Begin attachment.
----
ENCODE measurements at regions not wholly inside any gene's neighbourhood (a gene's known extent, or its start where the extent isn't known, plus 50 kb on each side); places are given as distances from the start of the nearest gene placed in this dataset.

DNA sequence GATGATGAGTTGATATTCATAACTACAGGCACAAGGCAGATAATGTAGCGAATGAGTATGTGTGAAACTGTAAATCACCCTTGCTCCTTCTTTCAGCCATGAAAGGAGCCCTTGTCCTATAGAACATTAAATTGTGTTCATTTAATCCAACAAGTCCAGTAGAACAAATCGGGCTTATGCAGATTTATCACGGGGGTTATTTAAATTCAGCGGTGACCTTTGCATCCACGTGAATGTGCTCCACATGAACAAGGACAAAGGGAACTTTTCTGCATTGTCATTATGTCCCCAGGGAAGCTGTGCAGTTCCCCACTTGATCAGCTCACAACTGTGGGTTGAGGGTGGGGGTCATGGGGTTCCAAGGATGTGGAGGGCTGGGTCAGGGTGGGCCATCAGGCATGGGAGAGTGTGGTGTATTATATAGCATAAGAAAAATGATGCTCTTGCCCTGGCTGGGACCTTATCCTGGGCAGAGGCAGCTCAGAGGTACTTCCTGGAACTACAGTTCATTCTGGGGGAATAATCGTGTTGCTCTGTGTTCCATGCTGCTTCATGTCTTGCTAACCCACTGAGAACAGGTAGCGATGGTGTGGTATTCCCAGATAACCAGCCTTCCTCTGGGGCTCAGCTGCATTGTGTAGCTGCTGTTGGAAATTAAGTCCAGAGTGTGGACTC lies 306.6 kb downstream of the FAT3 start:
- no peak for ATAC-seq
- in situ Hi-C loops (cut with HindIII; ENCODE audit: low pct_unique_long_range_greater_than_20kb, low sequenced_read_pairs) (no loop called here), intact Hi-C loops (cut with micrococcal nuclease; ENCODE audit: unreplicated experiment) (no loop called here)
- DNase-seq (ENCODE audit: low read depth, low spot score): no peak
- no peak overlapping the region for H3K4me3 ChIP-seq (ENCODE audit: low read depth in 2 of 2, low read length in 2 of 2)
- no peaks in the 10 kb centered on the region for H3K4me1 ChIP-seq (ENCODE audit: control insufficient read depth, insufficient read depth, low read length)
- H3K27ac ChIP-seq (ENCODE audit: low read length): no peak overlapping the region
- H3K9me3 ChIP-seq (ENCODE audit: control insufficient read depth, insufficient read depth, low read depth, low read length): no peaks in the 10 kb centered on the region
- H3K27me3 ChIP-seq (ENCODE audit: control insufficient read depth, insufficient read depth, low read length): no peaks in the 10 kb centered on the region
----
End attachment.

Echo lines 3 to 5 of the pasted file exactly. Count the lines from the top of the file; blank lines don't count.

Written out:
- no peak for ATAC-seq
- in situ Hi-C loops (cut with HindIII; ENCODE audit: low pct_unique_long_range_greater_than_20kb, low sequenced_read_pairs) (no loop called here), intact Hi-C loops (cut with micrococcal nuclease; ENCODE audit: unreplicated experiment) (no loop called here)
- DNase-seq (ENCODE audit: low read depth, low spot score): no peak